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As many as a dozen masked men armed with automatic weapons stormed into a drug rehabilitation center in this violent border city on Wednesday night, lined up recovering drug addicts and alcoholics against a wall and opened fire at point-blank range, killing 18 people.

The attack, within sight of the border with the United States, was a shocking new low in the wave of vicious crimes Mexico has endured since President Felipe Calderon began a frontal assault on the nation’s drug gangs in December 2006. Rehab clinics have been a special target in Juarez, with cartels hunting for rivals who might be hiding in the clinics or recruiting in them.

After investigators had removed the bodies early Thursday morning and rushed the few survivors to the hospital, relatives of the victims at the Aliviane rehab center pushed inside. A thick layer of blood covered the concrete floor, from the entrance to the courtyard to the sleeping quarters. A chained dog had been shot, while another huddled in a corner, unhurt. The smell of death hung in the air.

“It’s horrible,” wailed a woman whose son had been a patient at the clinic. She clutched a telephone pole for support after stumbling away. “My God,” she said. “My son is dead.”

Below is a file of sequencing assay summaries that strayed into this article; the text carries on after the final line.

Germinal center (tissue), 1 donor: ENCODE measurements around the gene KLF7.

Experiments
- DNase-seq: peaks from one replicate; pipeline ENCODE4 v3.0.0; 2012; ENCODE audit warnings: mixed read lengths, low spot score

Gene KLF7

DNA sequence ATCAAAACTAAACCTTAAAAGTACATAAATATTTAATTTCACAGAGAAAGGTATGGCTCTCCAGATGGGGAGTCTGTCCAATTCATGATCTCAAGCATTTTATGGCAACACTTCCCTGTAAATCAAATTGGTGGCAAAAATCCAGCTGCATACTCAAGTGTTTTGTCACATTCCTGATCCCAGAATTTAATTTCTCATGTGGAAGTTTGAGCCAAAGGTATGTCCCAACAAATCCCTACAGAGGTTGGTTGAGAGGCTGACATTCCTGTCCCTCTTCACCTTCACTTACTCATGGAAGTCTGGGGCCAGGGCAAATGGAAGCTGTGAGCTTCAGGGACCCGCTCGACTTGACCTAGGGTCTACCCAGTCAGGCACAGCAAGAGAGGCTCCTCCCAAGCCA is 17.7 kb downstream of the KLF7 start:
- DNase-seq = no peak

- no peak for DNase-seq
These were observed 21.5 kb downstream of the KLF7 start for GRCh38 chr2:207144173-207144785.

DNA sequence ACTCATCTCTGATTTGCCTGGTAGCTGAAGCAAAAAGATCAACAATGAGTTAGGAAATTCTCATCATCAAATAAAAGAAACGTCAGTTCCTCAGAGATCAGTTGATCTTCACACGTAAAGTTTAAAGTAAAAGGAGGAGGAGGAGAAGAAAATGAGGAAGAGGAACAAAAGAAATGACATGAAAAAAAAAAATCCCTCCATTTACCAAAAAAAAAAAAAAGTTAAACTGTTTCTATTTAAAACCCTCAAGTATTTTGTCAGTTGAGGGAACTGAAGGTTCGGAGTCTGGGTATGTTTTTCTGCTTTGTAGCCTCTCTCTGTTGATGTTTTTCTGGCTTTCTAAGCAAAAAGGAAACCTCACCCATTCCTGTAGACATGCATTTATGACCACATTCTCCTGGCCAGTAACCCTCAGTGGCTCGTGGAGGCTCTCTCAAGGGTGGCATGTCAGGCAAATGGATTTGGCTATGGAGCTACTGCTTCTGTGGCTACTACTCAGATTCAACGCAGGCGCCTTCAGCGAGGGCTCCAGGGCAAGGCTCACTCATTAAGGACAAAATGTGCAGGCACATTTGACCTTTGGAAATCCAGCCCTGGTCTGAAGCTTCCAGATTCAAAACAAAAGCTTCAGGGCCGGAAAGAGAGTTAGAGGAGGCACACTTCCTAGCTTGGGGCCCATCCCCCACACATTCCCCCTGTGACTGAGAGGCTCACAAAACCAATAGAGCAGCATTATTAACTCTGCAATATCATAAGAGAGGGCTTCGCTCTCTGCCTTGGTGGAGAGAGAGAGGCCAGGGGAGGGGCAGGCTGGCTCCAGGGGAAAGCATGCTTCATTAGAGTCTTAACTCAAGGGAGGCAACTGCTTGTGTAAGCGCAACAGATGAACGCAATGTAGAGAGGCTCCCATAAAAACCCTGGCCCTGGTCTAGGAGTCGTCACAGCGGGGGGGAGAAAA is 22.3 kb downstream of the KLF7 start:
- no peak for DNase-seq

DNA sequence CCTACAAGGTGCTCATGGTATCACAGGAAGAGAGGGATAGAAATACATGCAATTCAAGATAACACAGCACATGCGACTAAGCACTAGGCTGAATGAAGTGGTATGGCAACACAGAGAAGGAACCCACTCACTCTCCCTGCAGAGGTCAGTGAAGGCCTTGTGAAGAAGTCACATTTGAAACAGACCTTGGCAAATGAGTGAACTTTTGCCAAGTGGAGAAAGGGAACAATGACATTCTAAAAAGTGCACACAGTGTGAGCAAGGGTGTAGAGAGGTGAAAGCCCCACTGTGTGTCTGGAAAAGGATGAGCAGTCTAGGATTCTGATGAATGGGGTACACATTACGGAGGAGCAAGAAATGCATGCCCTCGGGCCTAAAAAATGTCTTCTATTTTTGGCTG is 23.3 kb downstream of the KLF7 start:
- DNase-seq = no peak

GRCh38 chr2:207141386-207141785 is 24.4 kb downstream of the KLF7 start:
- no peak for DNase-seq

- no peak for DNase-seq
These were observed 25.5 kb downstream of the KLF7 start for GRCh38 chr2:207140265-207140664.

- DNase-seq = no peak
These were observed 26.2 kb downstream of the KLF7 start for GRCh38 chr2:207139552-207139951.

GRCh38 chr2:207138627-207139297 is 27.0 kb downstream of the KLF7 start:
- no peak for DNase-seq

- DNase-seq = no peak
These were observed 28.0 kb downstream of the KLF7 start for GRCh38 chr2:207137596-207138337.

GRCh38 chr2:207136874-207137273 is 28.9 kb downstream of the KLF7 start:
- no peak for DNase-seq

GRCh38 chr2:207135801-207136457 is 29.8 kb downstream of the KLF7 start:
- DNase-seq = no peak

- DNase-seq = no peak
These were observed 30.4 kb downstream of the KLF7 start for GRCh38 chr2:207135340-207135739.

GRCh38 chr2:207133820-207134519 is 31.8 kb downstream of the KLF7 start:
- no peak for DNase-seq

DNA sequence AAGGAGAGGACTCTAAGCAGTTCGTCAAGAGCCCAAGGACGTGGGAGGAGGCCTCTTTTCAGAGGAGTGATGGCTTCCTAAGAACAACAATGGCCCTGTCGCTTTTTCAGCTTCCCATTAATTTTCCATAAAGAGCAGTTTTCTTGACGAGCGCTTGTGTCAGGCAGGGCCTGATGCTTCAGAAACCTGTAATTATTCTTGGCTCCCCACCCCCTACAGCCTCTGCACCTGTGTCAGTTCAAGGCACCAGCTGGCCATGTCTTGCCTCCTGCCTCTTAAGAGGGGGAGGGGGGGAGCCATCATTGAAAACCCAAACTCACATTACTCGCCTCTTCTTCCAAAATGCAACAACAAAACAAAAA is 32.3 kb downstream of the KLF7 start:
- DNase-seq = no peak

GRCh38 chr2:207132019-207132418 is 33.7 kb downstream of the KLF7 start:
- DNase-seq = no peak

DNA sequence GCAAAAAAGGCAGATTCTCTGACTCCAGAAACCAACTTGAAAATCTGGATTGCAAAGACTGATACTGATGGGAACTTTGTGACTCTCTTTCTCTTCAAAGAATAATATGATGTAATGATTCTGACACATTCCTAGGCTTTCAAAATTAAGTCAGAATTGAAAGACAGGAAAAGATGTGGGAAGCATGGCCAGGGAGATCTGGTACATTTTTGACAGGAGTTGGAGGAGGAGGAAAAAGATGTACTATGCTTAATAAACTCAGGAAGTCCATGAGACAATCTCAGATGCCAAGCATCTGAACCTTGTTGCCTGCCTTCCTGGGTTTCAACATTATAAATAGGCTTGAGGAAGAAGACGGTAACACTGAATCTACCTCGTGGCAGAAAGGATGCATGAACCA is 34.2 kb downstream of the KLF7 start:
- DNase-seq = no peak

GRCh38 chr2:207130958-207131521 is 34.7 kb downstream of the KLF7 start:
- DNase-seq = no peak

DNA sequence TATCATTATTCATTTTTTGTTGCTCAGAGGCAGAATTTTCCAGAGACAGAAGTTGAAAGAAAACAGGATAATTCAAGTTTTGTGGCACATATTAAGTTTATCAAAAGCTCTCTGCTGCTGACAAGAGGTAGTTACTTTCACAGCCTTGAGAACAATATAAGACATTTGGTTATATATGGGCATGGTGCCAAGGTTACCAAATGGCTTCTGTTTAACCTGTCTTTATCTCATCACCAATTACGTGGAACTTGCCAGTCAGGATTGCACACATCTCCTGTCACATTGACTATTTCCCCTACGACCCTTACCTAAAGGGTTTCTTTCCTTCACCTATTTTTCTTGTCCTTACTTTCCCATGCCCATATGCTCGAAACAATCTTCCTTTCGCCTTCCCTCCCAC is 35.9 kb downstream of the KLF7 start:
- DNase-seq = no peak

The upsurge of violence in Juarez, where rival gangs have been battling for the lucrative smuggling route to the United States, seems an open challenge to Calderon’s government, which has sent 10,000 troops and federal police officers to patrol the streets and retake control of the city from the traffickers.

Despite the reinforcements, Jua-rez experienced the most violent month in its history in August, according to the local media, with at least 326 killings. That was almost half the homicides in all of Mexico for the month. And Juarez, Mexico’s most violent city in 2008 with 1,600 killings, is on pace to exceed that figure this year.

In Michoacan, a center of drug violence west of Mexico City, the deputy director of public safety, Jose Manuel Revuelta, was shot to death on Wednesday, along with two bodyguards. He had been on the job for less than two weeks.

In the past two years, gunmen suspected of ties with drug gangs have barged into rehab clinics in Juarez four times and started shooting. The death toll from these attacks on clinics is about 30.

Juan Manuel Vega, who has run a treatment center for years in Juarez, says drug users find it very hard to change their ways. “Everything about your life has to change,” he said. “And there are people who don’t want you to change.”